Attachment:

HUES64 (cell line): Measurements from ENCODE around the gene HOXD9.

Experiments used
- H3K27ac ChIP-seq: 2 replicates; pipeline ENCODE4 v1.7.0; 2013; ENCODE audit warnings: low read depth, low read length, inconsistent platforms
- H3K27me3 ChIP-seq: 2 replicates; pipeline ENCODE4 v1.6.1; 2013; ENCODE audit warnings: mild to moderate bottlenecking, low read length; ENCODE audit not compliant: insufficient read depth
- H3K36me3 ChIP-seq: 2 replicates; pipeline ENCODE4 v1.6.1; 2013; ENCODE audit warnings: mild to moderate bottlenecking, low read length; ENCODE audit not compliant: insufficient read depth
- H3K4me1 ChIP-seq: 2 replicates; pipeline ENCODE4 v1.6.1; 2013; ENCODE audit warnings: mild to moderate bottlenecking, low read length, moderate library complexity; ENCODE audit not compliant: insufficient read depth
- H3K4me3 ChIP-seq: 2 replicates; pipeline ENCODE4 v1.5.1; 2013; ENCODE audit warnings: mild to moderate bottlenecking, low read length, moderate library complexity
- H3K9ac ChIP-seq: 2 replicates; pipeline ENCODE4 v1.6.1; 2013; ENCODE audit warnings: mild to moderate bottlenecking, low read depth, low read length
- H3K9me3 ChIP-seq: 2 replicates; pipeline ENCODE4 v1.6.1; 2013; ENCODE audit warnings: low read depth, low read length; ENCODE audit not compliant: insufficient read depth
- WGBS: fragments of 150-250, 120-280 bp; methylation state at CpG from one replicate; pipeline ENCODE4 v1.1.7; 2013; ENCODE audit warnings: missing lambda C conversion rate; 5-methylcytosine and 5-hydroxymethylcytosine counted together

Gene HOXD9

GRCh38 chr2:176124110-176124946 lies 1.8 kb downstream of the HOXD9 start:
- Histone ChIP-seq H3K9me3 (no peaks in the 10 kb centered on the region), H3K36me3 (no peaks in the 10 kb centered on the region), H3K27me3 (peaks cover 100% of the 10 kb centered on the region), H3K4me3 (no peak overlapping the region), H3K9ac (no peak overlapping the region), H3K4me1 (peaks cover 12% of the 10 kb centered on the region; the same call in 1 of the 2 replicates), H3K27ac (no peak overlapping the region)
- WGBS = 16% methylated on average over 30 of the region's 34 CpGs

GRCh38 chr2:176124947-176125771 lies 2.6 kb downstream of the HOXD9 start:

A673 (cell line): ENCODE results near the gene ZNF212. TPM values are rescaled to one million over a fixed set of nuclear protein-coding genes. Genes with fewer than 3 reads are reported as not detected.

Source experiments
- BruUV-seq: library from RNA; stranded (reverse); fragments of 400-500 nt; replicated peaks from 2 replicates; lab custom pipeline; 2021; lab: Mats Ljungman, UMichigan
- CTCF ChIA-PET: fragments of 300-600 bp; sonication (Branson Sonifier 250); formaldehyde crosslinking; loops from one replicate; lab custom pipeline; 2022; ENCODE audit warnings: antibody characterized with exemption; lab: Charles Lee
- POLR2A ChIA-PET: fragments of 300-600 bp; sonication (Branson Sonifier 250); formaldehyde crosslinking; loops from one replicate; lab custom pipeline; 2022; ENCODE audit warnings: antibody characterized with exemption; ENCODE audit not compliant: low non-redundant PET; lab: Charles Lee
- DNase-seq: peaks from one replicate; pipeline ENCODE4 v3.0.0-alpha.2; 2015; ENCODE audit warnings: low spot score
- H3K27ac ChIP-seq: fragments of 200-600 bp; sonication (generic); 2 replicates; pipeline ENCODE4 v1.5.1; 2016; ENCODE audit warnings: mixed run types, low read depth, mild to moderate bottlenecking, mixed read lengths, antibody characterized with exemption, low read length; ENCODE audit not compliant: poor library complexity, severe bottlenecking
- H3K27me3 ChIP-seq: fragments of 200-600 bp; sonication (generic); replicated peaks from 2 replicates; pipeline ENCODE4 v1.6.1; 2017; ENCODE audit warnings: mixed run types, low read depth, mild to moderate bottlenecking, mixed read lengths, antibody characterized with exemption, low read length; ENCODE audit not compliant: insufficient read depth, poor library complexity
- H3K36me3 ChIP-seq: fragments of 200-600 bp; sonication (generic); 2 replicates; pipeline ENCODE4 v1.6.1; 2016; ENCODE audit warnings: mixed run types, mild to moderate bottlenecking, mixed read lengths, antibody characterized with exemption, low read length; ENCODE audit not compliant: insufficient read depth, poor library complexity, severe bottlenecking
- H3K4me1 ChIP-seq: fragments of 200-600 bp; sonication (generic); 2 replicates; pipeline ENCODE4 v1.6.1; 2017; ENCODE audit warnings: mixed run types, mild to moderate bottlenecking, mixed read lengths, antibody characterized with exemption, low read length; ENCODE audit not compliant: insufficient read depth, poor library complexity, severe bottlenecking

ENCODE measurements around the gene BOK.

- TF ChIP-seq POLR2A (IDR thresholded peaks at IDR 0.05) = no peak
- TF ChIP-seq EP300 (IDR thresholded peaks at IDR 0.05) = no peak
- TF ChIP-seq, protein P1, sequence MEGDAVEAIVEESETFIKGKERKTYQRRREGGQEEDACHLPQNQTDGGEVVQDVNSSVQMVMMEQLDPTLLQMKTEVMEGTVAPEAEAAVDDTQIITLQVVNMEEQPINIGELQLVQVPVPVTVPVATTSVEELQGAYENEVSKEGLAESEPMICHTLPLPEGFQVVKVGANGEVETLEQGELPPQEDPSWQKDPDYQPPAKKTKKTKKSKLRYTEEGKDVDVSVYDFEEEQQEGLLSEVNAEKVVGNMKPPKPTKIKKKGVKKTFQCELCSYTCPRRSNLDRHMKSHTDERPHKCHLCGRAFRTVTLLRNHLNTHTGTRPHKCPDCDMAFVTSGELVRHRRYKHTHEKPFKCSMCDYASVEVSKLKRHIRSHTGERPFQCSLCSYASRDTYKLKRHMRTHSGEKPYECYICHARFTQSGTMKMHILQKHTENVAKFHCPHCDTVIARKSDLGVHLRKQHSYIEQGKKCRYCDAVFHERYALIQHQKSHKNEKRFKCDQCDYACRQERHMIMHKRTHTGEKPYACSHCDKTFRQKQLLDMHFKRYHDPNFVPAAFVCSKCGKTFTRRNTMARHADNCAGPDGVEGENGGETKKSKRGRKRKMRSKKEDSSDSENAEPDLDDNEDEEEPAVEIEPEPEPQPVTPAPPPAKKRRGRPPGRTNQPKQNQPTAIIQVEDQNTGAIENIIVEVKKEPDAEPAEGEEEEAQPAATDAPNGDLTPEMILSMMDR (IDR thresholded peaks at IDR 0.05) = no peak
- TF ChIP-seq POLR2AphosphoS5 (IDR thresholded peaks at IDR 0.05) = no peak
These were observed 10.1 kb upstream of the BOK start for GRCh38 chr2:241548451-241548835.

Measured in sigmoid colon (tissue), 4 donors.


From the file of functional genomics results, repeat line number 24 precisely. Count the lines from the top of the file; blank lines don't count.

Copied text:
- H3K36me3 ChIP-seq: fragments of 200-600 bp; sonication (generic); 2 replicates; pipeline ENCODE4 v1.6.1; 2016; ENCODE audit warnings: mixed run types, mild to moderate bottlenecking, mixed read lengths, antibody characterized with exemption, low read length; ENCODE audit not compliant: insufficient read depth, poor library complexity, severe bottlenecking